“Just like any other call, our alertness level is based on the intelligence we have going out onto the ocean,” Betham said, recalling how the MCC’s coordination helped pinpoint the panga’s movements that morning. “It’s different than on land, there’s no place to hide on a boat. Bullets can go through a boat a lot easier.”
He added: “We talked about how we engage them and about tactical considerations and possible threat levels.”
The MCC’s area of watch is divided into three sectors; San Diego, Long Beach/Los Angeles and San Francisco. In part because of its success, the center is now a model for similar endeavors nationwide.
Between 2012 to 2016, agencies intercepted 376 boat landing efforts and seized 182,200 pounds of marijuana within the Long Beach/Los Angeles sector that includes Orange, Los Angeles, Ventura, Santa Barbara and San Luis Obispo counties.
In roughly the same time period, law enforcement agencies also stopped 658 boats carrying 3,247 migrants. In each of those cases migrants were apprehended and no drugs were found on board.
So far in 2018, there have been 21 known vessel landings along the coast between San Diego to just south of San Francisco, according to data from the MCC. In most cases, drugs were seized or migrants were apprehended.
The center also has reported a 75 percent decrease in attempted panga landings in Orange County in 2016 compared to 2010 – the year before MCC was established — due to increased enforcement and coordinated efforts.
“We make sure all the partners are aware of incidents and can find response quicker,” said Bridgett Lewis, director of the MCC and security operations for the Port of Long Beach. “It’s a coordination between military, state and local assets that come together.”
The effort at greater coordination got off the ground due in part to the work of Laura Farinella, who is now the chief of police in Laguna Beach. In 2011, she had command over the Port of Long Beach as deputy chief of the support bureau and was in charge of the Port Police Division where Long Beach Police Officers worked to provide a homeland security function.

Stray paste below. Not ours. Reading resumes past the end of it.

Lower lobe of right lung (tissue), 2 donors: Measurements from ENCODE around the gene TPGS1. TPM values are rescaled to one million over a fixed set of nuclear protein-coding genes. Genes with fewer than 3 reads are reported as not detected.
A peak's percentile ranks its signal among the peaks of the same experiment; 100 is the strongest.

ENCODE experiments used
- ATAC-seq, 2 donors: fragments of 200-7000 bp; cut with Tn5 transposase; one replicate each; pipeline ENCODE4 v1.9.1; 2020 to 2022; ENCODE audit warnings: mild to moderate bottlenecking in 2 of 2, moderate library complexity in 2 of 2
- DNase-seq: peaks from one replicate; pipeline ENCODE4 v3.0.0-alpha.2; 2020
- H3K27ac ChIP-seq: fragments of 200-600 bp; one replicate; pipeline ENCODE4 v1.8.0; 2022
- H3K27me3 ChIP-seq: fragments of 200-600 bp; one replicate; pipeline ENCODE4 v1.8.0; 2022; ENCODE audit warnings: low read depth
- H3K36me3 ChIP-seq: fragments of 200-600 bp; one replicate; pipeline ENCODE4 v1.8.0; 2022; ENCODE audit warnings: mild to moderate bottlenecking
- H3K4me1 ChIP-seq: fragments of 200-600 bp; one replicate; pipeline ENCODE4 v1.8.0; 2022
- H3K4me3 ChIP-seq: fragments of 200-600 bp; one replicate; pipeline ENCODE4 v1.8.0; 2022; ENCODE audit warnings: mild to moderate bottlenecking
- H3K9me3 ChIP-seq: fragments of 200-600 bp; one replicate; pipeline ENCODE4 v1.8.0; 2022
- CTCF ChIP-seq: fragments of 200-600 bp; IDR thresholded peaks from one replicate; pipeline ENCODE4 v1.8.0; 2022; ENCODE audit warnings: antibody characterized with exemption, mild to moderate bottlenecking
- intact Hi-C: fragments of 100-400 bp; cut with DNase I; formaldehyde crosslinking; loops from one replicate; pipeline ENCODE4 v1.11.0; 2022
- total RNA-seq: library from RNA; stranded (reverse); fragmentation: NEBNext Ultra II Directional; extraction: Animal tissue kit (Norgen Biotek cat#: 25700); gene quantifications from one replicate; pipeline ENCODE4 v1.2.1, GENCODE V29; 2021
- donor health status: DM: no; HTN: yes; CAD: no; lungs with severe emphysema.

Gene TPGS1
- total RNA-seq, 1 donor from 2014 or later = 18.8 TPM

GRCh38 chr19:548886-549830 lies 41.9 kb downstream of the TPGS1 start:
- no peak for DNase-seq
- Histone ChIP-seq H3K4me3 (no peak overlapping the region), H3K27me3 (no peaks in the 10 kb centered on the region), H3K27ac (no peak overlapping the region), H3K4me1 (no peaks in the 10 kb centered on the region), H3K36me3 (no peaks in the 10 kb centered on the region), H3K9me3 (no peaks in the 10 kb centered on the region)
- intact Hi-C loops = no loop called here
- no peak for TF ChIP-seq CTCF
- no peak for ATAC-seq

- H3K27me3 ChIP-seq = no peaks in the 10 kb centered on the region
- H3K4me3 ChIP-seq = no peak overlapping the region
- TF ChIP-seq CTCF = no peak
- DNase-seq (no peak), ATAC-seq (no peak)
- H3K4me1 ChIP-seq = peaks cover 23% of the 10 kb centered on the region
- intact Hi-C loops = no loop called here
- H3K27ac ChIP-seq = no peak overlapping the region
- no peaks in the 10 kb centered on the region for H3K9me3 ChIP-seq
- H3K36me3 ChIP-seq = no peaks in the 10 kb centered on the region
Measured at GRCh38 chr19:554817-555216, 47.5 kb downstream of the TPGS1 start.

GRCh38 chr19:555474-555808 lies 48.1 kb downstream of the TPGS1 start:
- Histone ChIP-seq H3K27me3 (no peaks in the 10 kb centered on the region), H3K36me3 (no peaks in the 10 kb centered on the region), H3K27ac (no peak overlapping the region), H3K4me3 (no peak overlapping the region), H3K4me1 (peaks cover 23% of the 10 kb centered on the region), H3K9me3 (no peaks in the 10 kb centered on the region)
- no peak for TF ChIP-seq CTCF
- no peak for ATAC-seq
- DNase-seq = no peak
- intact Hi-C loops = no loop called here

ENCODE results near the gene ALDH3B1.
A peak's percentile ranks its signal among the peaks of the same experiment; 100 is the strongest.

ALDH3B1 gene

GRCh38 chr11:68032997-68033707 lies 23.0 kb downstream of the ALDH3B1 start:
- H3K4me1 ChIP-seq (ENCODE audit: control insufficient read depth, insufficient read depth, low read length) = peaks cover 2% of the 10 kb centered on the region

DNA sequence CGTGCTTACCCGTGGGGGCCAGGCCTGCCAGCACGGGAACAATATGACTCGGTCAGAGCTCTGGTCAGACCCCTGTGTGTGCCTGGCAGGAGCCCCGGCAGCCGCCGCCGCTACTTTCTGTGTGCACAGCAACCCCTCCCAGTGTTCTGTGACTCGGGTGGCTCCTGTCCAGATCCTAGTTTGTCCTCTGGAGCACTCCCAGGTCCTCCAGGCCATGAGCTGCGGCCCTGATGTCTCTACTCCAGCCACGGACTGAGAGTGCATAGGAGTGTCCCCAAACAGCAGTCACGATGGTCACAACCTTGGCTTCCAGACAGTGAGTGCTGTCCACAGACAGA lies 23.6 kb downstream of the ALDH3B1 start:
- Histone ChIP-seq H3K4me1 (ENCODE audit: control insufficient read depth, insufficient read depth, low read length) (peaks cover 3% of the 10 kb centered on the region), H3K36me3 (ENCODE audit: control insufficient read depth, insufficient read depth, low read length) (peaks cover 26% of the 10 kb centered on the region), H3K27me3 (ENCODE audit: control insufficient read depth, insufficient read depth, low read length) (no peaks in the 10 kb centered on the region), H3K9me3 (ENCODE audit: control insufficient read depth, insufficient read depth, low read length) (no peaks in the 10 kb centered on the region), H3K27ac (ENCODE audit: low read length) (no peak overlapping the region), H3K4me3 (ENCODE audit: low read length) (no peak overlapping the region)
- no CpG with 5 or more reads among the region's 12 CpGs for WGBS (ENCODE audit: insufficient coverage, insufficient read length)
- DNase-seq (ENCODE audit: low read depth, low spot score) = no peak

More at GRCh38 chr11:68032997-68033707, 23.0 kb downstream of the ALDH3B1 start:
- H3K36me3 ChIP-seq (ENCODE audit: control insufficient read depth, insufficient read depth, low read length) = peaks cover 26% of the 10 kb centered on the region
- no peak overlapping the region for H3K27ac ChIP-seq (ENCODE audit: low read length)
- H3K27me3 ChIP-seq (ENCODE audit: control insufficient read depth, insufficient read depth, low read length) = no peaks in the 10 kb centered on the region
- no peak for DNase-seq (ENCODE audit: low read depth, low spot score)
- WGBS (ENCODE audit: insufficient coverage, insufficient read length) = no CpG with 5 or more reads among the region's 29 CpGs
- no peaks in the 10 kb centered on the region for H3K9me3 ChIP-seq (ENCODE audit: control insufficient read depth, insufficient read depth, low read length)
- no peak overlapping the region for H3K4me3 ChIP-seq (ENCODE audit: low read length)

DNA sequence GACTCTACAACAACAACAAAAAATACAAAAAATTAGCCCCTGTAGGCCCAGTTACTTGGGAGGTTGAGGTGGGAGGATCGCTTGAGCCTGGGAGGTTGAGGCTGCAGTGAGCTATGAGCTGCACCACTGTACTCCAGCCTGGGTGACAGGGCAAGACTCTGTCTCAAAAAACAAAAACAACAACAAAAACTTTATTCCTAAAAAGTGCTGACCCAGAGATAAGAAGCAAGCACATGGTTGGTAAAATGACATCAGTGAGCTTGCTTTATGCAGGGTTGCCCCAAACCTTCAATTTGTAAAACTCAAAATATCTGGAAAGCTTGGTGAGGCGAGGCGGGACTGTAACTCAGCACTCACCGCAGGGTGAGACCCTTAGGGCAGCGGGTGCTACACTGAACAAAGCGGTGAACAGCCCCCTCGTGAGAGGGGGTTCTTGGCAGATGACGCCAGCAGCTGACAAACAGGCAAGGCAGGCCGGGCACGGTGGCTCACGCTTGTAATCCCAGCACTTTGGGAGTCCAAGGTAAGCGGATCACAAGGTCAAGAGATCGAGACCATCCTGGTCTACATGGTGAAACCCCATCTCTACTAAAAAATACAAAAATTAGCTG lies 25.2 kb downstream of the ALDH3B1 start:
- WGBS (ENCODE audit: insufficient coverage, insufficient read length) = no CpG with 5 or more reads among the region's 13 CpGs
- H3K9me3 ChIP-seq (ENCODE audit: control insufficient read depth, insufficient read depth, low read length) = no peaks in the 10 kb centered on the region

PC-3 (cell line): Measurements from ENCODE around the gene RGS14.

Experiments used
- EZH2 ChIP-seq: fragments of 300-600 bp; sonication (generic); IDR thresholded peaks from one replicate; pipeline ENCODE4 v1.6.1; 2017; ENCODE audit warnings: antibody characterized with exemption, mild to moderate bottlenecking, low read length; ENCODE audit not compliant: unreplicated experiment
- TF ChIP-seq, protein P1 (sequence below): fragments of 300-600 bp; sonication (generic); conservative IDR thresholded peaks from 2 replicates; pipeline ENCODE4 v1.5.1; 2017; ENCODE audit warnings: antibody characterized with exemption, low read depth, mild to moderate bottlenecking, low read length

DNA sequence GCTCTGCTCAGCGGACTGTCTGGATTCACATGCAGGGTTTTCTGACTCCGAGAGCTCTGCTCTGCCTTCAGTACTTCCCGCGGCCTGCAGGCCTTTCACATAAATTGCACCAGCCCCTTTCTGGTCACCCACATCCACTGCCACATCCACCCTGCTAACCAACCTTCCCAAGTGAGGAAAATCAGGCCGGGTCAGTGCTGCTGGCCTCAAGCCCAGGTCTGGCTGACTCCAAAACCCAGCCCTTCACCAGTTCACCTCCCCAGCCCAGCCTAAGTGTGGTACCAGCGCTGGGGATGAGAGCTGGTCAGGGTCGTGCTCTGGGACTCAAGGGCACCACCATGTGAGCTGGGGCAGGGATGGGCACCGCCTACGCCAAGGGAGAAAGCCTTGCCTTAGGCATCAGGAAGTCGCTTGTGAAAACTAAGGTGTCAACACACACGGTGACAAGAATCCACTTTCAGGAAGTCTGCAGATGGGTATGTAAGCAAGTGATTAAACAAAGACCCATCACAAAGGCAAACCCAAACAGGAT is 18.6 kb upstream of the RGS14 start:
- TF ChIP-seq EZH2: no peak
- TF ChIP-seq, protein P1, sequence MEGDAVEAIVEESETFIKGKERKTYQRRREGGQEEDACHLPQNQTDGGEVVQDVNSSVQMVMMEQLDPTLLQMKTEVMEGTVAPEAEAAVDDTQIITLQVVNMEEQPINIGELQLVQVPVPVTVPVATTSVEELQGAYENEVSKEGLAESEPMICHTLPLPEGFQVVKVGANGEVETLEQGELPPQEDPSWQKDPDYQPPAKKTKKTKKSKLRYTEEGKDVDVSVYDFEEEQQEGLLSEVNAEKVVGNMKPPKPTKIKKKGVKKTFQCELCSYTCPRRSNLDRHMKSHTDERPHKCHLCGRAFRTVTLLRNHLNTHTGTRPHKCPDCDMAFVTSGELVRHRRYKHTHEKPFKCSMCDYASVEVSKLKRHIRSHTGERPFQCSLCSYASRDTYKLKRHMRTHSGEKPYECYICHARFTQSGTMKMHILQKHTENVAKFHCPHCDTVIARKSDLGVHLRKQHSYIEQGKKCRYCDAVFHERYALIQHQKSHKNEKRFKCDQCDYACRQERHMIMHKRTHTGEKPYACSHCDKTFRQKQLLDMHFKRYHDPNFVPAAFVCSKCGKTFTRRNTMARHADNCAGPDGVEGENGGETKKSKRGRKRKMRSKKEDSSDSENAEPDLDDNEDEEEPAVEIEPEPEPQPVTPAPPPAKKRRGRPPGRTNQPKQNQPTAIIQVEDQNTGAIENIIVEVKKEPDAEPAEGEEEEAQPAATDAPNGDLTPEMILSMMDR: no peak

“There was no communication then,” she said. “We had a panga land in Long Beach and communicated with Customs. They said they knew about it but no one ever communicated with us. 9/11 changed this. We realized that we have to think larger. We can no longer work in silos in our own area of law enforcement. Criminals don’t know borders. We now think statewide, nationwide and worldwide.”
Since that time, the center has grown from a desk and a telephone to a room full of hundreds of monitors and highly sophisticated equipment and cameras.
Each month affiliated agencies, including local law enforcement and fire departments, Border Patrol, U.S. Customs and Border Protection, Homeland Security, U.S. Navy and the U.S. Coast Guard hold meetings to discuss techniques on monitoring illicit maritime activities. This includes discussions on current trends, maritime intelligence and case coordination.
“It’s a time where officials from the Department of Justice, Department of Homeland Security and state and local agencies can share ideas and cooperation,” Lewis said. “There’s no turf war. We’re all the same on the water. It’s also an opportunity to see how each other works.”
Matt Rice, assistant special agent for Homeland Security Investigations, said the network of investigators that make up the Border Enforcement Security Task Force are likely the nation’s best especially because of the coordinated effort among the agencies.